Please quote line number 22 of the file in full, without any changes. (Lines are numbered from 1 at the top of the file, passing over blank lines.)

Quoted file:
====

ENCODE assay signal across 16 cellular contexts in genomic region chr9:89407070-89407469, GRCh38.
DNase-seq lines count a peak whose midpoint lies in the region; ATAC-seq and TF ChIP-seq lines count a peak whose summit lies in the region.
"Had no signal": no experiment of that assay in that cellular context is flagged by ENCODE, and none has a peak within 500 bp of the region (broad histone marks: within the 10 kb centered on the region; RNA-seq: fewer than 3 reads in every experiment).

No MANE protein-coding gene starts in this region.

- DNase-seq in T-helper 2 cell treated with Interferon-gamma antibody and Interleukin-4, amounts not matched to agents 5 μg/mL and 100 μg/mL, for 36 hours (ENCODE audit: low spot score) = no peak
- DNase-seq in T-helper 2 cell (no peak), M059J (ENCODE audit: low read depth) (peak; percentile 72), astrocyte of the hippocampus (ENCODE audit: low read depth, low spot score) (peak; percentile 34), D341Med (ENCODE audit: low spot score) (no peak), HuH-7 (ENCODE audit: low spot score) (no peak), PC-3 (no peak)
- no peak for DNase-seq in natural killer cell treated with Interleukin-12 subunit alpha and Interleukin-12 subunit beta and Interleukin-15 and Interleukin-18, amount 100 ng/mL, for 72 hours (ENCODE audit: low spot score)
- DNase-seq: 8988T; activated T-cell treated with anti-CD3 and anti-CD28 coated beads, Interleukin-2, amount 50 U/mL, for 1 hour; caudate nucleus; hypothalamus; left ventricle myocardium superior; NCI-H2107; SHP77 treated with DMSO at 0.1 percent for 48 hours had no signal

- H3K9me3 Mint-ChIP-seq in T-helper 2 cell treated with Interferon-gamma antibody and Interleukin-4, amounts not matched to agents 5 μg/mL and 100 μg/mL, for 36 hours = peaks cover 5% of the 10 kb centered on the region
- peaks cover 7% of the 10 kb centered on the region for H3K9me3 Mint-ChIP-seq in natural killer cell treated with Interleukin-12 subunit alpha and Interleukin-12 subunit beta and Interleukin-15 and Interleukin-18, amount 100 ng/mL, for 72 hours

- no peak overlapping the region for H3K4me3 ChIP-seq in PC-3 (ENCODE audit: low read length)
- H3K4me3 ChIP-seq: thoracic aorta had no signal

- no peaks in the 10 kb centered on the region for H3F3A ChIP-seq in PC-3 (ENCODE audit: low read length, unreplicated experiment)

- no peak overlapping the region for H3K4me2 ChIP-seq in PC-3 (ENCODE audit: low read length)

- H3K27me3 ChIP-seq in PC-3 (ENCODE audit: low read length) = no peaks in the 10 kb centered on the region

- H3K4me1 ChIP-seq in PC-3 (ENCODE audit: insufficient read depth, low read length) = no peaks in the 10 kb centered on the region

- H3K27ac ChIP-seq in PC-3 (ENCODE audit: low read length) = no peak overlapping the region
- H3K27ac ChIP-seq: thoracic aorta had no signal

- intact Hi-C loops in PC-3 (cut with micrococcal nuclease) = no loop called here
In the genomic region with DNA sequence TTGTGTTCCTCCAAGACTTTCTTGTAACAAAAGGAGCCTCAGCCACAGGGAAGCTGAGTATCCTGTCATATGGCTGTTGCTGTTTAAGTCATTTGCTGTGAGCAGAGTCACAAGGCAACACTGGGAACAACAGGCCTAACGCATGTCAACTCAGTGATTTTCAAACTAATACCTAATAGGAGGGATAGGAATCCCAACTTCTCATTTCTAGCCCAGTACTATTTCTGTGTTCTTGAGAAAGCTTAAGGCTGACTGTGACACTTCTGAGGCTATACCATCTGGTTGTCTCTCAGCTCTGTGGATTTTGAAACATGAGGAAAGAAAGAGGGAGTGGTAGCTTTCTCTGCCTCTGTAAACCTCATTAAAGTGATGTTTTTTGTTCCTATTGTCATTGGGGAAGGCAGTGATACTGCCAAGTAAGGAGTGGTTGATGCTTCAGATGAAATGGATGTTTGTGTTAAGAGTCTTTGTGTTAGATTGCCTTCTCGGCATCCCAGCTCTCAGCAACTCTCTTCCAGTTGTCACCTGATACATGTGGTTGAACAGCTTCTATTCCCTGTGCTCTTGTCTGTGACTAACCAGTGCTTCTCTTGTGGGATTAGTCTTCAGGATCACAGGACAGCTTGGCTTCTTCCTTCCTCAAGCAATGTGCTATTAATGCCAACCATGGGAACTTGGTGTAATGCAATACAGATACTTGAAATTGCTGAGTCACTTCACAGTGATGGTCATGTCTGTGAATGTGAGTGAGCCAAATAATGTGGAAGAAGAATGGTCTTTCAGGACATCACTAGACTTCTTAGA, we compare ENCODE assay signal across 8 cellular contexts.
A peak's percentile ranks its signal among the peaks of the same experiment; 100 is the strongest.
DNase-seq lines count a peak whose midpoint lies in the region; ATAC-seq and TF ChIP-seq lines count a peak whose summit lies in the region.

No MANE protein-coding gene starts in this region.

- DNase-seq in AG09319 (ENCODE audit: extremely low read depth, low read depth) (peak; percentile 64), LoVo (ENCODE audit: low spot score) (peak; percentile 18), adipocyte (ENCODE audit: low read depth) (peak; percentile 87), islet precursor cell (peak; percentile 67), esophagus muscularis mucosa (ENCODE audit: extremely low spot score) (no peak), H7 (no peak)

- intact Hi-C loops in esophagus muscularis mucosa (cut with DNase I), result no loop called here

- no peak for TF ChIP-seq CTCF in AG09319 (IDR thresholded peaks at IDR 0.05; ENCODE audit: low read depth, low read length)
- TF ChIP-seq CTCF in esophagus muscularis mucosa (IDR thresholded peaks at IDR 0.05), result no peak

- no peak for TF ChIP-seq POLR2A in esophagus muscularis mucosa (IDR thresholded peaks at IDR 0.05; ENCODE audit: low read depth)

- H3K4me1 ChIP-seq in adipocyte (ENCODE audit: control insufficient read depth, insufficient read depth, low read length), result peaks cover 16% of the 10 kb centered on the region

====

DNase-seq lines count a peak whose midpoint lies in the region; ATAC-seq and TF ChIP-seq lines count a peak whose summit lies in the region.